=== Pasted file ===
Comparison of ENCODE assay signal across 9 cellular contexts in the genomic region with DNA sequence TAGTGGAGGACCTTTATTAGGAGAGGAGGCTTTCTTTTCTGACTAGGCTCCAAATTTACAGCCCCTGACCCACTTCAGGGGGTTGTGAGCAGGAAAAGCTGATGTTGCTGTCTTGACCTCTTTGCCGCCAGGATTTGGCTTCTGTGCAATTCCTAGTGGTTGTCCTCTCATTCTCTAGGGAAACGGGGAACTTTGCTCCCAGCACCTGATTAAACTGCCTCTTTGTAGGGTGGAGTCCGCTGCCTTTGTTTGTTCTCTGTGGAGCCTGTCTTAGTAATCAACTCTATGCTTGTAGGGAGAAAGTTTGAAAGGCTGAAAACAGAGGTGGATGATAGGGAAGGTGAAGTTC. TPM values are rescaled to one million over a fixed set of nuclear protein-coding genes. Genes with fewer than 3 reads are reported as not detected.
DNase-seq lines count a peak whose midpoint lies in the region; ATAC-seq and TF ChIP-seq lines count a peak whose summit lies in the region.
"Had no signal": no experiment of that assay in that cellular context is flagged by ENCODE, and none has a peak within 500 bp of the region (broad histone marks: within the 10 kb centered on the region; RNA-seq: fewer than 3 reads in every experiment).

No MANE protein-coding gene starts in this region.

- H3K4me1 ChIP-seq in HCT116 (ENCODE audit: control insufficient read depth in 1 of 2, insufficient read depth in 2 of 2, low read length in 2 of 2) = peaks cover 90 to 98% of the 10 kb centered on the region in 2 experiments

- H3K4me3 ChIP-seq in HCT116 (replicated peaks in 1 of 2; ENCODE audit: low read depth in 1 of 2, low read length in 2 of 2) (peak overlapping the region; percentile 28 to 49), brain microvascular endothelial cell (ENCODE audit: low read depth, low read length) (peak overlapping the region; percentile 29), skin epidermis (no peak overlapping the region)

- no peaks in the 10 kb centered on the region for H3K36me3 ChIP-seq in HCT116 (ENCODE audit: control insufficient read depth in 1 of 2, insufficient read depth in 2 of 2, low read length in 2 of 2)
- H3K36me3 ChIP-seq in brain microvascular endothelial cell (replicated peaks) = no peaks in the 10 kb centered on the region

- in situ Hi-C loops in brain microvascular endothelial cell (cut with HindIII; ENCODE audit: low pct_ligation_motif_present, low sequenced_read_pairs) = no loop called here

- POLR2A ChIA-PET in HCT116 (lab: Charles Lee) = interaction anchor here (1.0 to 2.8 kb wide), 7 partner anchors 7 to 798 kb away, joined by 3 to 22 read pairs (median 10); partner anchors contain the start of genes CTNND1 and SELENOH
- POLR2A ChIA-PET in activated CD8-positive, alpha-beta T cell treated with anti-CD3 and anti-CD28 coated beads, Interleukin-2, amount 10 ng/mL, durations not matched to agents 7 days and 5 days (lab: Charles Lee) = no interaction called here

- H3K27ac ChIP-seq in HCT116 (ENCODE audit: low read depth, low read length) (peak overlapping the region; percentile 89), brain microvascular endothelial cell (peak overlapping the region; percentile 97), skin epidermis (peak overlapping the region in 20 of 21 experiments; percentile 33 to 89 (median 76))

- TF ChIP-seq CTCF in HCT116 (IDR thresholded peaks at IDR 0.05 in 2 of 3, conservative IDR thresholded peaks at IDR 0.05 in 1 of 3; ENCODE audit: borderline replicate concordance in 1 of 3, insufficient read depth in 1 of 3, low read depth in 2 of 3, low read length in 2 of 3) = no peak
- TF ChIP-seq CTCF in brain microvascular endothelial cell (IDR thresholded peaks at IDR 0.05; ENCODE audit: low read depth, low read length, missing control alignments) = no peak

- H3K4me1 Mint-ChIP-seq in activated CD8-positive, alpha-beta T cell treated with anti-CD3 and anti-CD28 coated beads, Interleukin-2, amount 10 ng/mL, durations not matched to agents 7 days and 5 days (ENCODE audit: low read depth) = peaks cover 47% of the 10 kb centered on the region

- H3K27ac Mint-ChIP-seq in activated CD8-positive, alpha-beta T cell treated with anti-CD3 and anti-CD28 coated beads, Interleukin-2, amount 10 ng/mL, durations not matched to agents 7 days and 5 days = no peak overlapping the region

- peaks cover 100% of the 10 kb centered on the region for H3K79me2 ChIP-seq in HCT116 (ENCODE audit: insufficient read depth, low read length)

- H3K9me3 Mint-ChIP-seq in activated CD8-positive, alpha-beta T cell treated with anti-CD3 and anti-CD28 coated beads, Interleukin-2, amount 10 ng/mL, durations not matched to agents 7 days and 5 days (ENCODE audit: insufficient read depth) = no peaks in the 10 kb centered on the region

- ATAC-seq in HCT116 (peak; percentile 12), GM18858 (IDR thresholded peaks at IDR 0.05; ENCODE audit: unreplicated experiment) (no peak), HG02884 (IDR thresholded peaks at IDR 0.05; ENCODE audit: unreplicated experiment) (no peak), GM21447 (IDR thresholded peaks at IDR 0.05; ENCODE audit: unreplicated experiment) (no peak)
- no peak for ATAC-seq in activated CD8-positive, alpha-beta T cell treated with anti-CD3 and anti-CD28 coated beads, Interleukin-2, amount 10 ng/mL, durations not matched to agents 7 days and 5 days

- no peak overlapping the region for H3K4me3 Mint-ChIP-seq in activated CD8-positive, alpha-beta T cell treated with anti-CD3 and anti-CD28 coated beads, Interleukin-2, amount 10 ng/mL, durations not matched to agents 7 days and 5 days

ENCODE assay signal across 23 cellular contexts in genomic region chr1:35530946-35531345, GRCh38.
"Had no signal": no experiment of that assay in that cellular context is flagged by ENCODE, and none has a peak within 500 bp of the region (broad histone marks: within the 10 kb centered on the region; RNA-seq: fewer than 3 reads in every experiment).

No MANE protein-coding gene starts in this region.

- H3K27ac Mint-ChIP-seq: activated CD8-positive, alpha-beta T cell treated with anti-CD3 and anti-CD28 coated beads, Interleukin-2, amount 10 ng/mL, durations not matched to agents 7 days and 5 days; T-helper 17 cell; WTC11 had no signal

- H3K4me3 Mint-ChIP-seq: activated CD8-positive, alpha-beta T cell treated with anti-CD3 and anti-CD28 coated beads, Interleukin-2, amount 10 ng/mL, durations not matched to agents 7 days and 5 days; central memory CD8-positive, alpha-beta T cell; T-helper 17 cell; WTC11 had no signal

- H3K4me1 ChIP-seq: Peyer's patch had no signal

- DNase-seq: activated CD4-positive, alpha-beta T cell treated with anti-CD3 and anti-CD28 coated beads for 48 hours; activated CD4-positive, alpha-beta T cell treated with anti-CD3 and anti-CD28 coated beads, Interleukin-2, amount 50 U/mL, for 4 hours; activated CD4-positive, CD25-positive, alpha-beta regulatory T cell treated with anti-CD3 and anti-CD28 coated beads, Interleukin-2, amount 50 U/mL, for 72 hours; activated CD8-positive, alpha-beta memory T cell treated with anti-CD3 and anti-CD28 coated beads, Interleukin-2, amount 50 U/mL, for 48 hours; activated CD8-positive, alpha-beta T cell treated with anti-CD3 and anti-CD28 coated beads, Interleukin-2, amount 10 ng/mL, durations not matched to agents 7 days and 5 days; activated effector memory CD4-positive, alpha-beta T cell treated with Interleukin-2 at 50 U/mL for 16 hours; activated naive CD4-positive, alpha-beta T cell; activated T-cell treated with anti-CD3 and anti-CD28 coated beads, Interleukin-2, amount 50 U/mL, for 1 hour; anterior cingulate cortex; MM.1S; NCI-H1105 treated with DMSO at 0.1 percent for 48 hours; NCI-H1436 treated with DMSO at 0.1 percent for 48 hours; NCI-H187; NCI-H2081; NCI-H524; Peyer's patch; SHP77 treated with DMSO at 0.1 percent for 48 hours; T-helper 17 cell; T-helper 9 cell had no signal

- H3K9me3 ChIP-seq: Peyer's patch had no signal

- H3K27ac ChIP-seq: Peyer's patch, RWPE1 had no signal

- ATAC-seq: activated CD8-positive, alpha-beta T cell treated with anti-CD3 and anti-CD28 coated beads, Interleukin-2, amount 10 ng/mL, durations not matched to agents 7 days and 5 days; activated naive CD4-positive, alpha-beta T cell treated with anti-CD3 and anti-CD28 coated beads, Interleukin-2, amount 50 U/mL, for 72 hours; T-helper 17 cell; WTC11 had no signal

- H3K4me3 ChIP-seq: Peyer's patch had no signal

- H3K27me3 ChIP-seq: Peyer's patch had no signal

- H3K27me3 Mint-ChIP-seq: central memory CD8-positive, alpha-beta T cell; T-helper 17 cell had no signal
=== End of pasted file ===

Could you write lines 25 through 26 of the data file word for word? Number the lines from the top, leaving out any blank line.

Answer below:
- H3K27ac Mint-ChIP-seq: activated CD8-positive, alpha-beta T cell treated with anti-CD3 and anti-CD28 coated beads, Interleukin-2, amount 10 ng/mL, durations not matched to agents 7 days and 5 days; T-helper 17 cell; WTC11 had no signal

- H3K4me3 Mint-ChIP-seq: activated CD8-positive, alpha-beta T cell treated with anti-CD3 and anti-CD28 coated beads, Interleukin-2, amount 10 ng/mL, durations not matched to agents 7 days and 5 days; central memory CD8-positive, alpha-beta T cell; T-helper 17 cell; WTC11 had no signal